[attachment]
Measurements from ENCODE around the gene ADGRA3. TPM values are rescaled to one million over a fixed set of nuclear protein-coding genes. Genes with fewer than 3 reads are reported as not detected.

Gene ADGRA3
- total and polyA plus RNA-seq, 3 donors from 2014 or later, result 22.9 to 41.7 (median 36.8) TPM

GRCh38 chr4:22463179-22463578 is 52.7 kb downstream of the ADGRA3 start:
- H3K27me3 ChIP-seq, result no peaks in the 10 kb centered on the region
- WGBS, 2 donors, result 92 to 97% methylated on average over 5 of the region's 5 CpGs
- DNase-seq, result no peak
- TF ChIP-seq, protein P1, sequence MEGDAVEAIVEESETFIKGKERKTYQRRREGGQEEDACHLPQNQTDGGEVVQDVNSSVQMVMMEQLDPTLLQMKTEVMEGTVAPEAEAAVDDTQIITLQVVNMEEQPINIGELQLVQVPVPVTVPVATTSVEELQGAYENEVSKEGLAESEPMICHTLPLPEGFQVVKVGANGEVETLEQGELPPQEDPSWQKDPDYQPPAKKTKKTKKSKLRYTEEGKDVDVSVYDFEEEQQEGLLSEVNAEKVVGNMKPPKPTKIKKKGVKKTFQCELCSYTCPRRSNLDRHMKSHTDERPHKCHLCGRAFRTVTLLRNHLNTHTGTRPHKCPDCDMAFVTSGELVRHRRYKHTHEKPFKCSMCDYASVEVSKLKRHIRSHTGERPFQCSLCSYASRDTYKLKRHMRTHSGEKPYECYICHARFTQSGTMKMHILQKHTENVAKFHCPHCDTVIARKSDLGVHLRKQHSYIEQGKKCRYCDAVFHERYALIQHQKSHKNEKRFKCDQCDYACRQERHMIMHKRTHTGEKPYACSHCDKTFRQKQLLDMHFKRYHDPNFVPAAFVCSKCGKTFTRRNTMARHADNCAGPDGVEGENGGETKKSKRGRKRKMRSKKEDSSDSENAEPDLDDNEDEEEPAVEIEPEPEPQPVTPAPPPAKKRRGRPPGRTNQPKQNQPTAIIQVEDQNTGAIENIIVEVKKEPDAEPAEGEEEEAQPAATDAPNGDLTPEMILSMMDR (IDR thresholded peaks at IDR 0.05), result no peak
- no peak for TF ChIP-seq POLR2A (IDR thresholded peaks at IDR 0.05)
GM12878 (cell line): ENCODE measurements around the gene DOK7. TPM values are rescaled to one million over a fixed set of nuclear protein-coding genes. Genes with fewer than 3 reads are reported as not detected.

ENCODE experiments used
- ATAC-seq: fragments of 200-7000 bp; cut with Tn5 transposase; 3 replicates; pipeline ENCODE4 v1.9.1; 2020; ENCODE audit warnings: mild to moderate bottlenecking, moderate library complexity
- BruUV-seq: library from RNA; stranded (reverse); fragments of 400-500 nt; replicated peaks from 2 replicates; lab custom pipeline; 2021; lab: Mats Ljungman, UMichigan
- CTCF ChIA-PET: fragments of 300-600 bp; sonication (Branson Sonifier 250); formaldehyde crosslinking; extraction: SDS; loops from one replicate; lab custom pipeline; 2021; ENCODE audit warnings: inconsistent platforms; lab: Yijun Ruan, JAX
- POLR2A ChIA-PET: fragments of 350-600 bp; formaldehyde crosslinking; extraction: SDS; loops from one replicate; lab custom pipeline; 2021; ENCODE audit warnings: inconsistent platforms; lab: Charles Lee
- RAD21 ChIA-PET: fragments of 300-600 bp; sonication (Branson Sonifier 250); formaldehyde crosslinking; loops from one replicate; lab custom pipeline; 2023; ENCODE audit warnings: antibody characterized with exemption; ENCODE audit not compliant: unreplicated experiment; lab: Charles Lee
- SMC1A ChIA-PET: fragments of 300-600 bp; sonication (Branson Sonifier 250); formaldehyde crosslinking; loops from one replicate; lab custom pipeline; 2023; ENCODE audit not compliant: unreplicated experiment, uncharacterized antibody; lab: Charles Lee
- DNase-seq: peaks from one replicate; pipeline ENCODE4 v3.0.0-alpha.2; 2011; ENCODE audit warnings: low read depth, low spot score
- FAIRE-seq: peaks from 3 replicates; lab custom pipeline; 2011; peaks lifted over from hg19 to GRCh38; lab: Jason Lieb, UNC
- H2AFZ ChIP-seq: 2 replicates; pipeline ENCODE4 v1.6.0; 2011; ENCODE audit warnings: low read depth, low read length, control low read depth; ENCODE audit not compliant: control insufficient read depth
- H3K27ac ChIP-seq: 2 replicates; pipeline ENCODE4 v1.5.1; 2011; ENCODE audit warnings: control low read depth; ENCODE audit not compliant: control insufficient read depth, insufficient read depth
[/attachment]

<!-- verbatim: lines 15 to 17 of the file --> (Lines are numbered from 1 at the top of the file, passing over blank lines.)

- POLR2A ChIA-PET: fragments of 350-600 bp; formaldehyde crosslinking; extraction: SDS; loops from one replicate; lab custom pipeline; 2021; ENCODE audit warnings: inconsistent platforms; lab: Charles Lee
- RAD21 ChIA-PET: fragments of 300-600 bp; sonication (Branson Sonifier 250); formaldehyde crosslinking; loops from one replicate; lab custom pipeline; 2023; ENCODE audit warnings: antibody characterized with exemption; ENCODE audit not compliant: unreplicated experiment; lab: Charles Lee
- SMC1A ChIA-PET: fragments of 300-600 bp; sonication (Branson Sonifier 250); formaldehyde crosslinking; loops from one replicate; lab custom pipeline; 2023; ENCODE audit not compliant: unreplicated experiment, uncharacterized antibody; lab: Charles Lee